I Am the Walrus: Not in Your Workplace

We all love our pets. And for some people, pets could include alligators, snakes, ducks–you name it. Some people need their pets or animals for emotional support. Others need a service animal, not a pet,  to help perform their job. Do you have to let animals into your workplace?

First, what is the difference? The ADA specifically addresses service animals and defines dogs under that category (and in some cases, small horses). Generally speaking, service animals help to perform a task or tasks to assist an employee perform a job.  The ADA does not specifically address animals in the workplace, outside of service dogs. But the Act requires an employer to consider a reasonable accommodation based for a disabled worker. If a physician or mental health provider prescribes an emotional support snake, must you comply?

Not likely. Let’s not forget that reasonable accommodation–even if a snake is prescribed for anxiety–has limits. In the case of animals at work, the guidelines are clear: You do not have to automatically accommodate emotional support animals. Plus, there are specific guidelines  on service animals in the workplace. Whether the request is for a supportive snake or a seeing eye dog, gentle readers know the score: engage in the interactive dialogue. The process required under the ADA must be followed. Remember, the employee is not entitled to their first-choice accommodation. Remote work or flexible hours might work just as well and the snake stays at home.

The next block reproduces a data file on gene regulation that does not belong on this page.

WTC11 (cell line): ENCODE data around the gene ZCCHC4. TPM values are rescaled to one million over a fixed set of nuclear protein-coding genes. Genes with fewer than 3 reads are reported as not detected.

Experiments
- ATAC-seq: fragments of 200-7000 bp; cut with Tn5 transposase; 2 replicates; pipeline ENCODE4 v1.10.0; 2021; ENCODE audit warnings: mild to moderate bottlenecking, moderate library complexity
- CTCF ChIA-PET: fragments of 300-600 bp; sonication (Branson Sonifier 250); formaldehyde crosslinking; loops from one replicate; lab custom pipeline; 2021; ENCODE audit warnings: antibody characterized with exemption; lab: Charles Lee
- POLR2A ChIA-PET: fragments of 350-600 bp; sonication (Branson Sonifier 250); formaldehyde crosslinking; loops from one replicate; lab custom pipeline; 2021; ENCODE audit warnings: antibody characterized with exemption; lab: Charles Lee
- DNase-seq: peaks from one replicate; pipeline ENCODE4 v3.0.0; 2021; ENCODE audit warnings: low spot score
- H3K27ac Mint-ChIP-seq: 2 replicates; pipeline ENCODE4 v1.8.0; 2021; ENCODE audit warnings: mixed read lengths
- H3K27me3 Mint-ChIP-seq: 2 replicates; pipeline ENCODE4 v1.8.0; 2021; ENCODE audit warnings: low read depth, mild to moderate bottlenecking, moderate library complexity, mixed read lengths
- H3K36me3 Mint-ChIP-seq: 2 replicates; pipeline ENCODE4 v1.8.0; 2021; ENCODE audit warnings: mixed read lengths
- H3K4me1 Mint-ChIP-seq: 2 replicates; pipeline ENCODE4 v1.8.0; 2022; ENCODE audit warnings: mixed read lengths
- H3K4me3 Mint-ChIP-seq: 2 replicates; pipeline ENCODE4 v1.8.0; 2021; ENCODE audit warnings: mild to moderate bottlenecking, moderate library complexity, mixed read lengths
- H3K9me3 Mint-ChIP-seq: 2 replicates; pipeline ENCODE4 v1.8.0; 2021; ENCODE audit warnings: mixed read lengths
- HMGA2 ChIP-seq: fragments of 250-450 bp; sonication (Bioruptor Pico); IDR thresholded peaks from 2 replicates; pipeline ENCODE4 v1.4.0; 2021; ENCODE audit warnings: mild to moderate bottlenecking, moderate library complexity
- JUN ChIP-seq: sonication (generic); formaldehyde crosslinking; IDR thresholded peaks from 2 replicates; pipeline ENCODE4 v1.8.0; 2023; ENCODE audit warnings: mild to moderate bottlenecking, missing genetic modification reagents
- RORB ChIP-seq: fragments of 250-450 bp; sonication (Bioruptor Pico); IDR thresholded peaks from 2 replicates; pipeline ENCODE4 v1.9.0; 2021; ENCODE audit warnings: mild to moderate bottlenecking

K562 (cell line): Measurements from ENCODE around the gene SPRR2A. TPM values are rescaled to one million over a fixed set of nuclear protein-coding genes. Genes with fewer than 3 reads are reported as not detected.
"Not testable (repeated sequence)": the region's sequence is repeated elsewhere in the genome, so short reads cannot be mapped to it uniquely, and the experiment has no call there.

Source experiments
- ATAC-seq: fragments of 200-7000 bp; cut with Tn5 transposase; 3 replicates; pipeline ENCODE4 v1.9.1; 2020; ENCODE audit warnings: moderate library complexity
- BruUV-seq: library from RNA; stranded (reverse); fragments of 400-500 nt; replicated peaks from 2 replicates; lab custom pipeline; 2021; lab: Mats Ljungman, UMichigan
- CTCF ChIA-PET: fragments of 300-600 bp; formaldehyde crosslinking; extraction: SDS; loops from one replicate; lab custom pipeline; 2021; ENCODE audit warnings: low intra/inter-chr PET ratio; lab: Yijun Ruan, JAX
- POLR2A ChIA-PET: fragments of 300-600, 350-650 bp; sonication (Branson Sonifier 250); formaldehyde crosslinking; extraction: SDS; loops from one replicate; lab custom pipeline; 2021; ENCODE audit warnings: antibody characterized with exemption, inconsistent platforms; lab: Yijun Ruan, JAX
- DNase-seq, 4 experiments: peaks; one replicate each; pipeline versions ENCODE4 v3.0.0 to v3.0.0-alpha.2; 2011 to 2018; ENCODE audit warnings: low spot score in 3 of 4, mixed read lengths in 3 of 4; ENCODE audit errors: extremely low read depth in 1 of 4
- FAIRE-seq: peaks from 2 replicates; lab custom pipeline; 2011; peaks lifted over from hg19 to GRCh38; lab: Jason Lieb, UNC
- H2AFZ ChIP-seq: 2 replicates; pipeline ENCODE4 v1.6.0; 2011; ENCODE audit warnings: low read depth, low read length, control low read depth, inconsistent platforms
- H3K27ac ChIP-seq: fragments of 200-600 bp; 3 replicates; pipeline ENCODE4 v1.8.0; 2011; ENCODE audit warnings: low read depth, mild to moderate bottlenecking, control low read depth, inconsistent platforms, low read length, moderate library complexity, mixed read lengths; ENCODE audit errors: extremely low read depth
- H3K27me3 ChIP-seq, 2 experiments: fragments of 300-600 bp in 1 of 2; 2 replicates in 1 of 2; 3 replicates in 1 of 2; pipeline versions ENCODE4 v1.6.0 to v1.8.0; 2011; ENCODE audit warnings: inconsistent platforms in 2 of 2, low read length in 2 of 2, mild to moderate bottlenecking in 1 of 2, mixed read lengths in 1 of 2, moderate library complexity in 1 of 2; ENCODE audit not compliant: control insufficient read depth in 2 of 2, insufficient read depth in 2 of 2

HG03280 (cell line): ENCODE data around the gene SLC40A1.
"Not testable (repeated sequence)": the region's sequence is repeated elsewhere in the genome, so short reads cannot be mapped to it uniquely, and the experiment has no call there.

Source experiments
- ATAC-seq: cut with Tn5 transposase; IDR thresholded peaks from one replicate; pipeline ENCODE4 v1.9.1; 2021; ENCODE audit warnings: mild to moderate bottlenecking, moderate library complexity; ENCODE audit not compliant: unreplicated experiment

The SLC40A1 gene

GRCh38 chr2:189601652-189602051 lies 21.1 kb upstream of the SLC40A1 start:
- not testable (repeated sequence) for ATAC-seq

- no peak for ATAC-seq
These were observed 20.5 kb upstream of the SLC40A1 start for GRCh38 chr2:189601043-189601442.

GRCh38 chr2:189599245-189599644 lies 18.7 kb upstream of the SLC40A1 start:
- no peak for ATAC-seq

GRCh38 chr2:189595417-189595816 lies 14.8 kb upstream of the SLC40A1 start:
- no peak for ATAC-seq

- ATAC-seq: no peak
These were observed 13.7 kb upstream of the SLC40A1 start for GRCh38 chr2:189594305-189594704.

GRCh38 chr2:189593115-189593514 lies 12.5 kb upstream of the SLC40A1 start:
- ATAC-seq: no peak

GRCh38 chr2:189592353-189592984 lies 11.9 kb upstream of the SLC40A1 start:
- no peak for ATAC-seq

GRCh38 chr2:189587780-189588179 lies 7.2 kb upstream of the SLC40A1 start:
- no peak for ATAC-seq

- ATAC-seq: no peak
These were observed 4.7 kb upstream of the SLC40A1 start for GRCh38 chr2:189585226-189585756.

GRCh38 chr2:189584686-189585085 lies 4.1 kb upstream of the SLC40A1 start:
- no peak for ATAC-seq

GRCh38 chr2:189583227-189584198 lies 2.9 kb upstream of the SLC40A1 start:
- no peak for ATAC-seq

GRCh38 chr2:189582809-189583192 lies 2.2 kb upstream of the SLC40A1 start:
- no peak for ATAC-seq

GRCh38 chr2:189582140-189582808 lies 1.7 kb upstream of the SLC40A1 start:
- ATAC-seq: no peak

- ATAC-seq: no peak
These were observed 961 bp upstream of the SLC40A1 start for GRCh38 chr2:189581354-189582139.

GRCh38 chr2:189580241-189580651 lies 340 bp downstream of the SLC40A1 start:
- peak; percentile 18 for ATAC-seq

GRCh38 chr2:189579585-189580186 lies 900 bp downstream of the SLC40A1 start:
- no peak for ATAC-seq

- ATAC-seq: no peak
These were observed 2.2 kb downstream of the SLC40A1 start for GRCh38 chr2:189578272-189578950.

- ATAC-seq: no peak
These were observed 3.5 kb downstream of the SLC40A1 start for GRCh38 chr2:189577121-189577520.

Questions? We love ’em! We can help.